Free admission with free garage parking on Pierce Street between Ellis and Eddy streets.
ELIZABETH ROSNER IN CONVERSATION WITH ANNE GERMANACOS
As survivors of many of the twentieth century's most monumental events —the Holocaust, Pearl Harbor, the Cambodian Killing Fields ― die, how do we perpetuate their stories to ensure that the past’s horrors are not forgotten? In her new book, Survivor Café, Elizabeth Rosner depicts the efforts to understand the intergenerational inheritance of trauma, as well as the intricacies of remembrance in the aftermath of atrocity. Rosner organizes Survivor Café around three trips with her father to the Buchenwald concentration camp―in 1983, in 1995, and in 2015. She explores similar legacies among the descendants of African American slaves, as well as descendants of the survivors of the Killing Fields, and the bombings of Hiroshima and Nagasaki.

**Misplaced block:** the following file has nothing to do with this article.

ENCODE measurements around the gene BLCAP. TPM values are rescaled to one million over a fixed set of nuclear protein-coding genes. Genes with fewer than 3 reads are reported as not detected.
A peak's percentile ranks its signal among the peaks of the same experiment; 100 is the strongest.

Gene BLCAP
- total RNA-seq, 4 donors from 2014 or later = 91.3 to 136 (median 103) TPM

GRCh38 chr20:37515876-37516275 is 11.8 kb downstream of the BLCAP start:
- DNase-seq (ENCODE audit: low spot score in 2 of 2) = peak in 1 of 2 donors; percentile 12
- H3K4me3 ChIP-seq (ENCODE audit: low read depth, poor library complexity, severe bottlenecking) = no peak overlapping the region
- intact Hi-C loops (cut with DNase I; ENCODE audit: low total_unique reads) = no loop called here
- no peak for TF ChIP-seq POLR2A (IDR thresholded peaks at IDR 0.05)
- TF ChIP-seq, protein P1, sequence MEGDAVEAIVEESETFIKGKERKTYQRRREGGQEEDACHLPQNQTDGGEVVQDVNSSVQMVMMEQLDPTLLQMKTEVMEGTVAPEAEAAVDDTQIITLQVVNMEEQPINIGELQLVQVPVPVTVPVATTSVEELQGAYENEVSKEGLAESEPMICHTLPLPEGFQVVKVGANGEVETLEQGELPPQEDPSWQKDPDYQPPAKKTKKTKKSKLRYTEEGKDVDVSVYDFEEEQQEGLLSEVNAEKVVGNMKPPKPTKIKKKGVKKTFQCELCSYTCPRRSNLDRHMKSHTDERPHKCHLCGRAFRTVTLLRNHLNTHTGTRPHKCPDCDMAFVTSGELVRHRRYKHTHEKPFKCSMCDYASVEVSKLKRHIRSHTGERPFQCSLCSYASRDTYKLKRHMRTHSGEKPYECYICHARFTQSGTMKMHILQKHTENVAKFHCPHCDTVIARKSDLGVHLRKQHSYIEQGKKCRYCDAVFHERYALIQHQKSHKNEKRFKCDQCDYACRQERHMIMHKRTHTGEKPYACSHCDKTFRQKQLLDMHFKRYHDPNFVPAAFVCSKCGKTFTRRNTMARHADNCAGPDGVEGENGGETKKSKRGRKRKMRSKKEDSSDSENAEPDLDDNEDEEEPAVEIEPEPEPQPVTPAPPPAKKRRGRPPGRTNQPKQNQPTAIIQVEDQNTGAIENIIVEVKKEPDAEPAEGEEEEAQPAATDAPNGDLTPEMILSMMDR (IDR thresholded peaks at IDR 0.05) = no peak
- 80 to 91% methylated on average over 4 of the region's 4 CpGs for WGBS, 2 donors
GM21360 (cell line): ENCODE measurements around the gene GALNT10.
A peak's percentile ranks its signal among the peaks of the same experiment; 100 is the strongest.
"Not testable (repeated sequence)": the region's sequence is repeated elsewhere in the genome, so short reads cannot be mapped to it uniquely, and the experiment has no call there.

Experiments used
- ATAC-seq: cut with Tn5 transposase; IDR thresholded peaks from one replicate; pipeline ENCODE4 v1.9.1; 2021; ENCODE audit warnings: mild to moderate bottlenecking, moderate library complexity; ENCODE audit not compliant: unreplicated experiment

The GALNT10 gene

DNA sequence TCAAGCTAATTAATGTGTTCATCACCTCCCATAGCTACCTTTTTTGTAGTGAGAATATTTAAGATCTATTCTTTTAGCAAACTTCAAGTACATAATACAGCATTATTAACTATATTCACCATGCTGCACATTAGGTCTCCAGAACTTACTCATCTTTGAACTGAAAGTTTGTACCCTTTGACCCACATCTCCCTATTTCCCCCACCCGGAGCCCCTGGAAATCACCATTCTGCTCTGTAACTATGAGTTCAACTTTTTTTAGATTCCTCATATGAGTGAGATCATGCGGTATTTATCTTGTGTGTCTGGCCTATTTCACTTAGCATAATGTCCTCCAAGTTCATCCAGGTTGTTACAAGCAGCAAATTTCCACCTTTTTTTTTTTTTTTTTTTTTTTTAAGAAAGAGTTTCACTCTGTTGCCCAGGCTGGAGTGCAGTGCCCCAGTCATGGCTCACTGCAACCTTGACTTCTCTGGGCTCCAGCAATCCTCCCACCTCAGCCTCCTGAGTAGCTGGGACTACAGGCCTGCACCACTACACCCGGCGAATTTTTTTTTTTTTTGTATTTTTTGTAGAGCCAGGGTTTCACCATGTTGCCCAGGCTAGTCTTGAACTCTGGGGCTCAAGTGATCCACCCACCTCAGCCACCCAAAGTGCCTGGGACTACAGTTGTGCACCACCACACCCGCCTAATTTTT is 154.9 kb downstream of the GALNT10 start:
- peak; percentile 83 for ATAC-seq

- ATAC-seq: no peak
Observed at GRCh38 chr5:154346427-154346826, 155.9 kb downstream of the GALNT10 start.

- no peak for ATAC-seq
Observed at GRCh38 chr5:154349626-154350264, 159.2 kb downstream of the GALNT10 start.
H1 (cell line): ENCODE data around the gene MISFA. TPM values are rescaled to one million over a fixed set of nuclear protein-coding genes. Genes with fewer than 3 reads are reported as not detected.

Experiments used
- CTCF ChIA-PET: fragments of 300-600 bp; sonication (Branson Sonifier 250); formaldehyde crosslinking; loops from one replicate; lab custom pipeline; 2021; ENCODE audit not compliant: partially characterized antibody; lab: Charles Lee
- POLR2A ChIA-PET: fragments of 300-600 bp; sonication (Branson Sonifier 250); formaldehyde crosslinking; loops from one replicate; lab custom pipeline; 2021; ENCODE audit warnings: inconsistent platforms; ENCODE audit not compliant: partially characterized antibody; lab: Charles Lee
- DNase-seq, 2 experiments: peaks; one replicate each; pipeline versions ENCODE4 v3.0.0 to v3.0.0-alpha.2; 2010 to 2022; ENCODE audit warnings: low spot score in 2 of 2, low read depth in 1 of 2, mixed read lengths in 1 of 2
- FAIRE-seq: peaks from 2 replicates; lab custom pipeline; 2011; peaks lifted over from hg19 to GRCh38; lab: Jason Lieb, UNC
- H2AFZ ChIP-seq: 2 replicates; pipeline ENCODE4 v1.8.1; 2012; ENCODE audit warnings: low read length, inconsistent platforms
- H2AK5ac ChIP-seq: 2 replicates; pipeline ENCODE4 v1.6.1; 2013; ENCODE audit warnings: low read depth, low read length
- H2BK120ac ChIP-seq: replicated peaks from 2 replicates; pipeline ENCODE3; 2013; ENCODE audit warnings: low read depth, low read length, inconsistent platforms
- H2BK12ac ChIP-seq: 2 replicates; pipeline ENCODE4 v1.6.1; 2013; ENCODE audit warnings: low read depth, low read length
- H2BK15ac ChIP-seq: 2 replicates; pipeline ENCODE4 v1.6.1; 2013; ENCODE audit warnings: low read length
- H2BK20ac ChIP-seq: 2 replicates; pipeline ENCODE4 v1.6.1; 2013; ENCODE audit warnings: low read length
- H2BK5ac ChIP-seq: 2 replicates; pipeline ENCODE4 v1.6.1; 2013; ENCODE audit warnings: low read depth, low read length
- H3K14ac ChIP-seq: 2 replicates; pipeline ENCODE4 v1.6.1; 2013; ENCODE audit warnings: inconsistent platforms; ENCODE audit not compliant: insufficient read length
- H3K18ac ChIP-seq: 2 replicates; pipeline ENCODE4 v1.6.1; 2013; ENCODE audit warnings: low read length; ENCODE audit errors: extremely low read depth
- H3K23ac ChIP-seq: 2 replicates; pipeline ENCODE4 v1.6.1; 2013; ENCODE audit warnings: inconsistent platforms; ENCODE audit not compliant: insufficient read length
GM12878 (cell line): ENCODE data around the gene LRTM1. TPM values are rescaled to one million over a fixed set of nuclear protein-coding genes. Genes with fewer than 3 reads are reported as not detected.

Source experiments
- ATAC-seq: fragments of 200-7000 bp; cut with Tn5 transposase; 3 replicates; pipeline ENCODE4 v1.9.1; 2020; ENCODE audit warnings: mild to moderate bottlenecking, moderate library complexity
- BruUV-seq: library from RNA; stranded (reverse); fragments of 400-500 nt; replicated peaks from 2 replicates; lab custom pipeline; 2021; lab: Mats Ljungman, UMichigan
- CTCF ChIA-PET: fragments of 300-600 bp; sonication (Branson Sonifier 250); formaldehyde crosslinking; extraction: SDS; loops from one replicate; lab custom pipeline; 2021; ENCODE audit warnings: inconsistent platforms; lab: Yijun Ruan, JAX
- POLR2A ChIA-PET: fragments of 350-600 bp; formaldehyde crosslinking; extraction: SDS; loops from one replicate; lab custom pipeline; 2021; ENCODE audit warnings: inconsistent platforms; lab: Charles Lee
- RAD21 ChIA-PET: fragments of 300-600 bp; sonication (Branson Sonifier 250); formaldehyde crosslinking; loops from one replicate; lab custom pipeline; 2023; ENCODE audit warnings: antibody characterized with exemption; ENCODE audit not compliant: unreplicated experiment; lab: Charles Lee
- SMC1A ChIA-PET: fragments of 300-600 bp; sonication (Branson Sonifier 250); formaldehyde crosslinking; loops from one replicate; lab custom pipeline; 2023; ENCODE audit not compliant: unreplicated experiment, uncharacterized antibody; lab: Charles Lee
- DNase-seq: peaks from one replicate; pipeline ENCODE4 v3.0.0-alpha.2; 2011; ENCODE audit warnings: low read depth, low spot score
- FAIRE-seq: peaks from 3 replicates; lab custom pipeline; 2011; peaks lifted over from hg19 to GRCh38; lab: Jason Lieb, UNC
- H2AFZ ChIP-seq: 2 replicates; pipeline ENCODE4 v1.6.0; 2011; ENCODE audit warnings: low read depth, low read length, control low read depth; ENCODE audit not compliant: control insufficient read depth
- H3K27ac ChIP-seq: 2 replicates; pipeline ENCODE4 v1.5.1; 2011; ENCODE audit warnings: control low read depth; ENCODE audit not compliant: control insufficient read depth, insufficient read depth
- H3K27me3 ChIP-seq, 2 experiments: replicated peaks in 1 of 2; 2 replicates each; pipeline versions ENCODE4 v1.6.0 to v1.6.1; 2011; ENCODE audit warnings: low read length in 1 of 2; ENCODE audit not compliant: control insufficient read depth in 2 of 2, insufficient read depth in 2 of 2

Elizabeth Rosner is a novelist, poet, and essayist living in Berkeley. Her 2014 novel, Electric City, was named among the best books of the year by National Public Radio. Her essays have appeared in the New York Times Magazine, Elle, the Forward, and several anthologies; her poems have been published by Poetry Magazine, Catamaran, and other journals.
Anne Germanacos is the author of the short-story collection In the Time of the Girls and the experimental novel Tribute. With her husband, Nick Germanacos, she ran the Ithaka Cultural Studies Program in Kalymnos and Crete. She currently oversees the Germanacos Foundation in San Francisco.
Co-presented by Lehrhaus Judaica.